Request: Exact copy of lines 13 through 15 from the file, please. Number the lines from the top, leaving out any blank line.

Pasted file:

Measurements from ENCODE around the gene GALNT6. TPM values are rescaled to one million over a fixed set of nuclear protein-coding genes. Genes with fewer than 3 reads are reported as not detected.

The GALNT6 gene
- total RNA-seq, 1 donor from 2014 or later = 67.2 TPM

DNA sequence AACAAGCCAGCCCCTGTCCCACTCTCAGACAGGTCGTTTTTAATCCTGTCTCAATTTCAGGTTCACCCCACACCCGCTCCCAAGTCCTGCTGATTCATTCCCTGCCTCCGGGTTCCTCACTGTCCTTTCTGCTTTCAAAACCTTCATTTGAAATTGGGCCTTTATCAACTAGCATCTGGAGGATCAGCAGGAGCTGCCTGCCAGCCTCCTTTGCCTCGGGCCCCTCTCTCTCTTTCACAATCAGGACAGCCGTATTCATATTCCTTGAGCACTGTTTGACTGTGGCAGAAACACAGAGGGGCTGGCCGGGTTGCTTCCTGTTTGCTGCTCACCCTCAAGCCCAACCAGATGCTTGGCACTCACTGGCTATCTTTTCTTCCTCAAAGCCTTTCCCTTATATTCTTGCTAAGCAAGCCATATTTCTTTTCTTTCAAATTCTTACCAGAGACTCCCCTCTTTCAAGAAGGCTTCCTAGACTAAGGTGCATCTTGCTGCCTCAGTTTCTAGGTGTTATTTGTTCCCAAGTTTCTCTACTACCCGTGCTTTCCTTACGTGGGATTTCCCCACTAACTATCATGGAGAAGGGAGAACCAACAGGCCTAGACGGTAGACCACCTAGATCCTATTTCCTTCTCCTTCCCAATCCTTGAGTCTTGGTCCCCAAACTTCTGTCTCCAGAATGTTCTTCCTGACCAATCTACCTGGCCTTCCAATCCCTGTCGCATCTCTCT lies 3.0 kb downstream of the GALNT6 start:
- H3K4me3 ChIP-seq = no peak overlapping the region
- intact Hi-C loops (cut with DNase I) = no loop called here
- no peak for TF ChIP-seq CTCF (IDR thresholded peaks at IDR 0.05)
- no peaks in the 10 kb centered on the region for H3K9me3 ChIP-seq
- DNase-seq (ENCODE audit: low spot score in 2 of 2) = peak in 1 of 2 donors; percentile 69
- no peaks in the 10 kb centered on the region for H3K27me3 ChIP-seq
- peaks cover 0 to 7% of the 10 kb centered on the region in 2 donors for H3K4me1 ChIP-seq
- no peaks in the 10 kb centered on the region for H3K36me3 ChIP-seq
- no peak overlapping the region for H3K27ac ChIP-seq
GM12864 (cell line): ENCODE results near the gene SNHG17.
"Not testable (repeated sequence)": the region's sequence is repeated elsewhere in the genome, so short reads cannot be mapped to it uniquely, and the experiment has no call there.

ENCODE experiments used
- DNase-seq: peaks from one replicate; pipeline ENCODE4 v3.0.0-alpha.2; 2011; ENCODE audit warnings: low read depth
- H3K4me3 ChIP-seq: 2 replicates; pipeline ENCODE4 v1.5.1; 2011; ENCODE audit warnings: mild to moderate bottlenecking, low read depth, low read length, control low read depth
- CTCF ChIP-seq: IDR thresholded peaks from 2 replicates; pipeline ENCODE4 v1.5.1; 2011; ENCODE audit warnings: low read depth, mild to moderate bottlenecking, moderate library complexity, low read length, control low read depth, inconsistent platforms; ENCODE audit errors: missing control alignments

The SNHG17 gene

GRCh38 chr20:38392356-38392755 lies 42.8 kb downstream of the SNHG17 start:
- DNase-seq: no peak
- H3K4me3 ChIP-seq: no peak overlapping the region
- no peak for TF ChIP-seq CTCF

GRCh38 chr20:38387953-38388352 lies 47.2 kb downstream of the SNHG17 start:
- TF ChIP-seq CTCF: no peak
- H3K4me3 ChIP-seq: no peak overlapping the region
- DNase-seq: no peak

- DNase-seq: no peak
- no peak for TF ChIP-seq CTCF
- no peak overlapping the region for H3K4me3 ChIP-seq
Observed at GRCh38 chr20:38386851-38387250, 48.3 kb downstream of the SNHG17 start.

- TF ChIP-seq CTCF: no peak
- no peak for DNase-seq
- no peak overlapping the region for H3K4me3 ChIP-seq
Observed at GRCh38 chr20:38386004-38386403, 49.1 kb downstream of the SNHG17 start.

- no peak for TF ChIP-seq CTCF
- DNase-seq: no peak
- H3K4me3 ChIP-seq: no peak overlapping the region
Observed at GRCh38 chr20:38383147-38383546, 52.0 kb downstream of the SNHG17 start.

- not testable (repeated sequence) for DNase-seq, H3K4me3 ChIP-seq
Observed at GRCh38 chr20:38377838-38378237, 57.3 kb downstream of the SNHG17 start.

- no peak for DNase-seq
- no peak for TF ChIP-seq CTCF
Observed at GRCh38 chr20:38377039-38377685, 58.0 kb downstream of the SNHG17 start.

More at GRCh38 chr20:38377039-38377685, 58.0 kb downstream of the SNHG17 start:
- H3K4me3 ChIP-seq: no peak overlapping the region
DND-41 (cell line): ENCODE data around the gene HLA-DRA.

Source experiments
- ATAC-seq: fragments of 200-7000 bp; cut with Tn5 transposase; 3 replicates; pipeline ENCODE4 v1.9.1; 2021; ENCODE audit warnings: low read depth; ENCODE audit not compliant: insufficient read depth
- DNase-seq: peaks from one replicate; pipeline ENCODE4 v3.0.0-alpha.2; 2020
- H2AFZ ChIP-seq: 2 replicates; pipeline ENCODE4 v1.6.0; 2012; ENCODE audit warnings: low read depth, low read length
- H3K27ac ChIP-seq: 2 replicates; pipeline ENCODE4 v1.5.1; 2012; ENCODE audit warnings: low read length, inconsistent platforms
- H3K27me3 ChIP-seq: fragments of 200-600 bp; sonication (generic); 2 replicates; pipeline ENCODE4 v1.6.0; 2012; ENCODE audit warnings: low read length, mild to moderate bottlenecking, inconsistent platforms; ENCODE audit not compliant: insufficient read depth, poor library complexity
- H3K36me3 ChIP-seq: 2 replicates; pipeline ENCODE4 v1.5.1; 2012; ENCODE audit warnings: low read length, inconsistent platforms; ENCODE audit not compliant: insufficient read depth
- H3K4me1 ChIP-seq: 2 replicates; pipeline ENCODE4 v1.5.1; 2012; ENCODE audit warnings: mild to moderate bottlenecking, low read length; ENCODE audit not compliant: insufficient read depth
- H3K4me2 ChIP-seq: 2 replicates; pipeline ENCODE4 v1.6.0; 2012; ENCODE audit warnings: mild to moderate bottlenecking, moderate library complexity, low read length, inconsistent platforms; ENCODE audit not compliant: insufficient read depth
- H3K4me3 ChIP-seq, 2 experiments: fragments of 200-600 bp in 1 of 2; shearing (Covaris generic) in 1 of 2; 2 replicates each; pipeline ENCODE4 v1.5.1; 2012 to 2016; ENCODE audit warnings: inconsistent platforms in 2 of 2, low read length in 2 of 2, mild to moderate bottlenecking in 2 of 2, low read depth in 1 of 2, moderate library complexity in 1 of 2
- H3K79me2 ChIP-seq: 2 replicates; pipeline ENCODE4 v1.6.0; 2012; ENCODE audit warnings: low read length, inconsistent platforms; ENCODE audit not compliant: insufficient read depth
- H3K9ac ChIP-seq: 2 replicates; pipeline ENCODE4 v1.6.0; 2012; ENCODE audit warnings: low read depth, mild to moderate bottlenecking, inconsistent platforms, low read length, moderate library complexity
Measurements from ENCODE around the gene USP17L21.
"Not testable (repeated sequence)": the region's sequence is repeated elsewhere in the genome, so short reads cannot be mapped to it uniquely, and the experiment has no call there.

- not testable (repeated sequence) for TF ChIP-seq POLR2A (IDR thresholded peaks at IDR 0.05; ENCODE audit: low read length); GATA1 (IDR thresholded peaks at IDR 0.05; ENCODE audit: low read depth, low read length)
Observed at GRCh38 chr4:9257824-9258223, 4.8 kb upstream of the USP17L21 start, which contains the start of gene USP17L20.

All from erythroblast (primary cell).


- no peak overlapping the region for H3K27ac ChIP-seq
GM12864 (cell line): ENCODE results near the gene SNHG17.
"Not testable (repeated sequence)": the region's sequence is repeated elsewhere in the genome, so short reads cannot be mapped to it uniquely, and the experiment has no call there.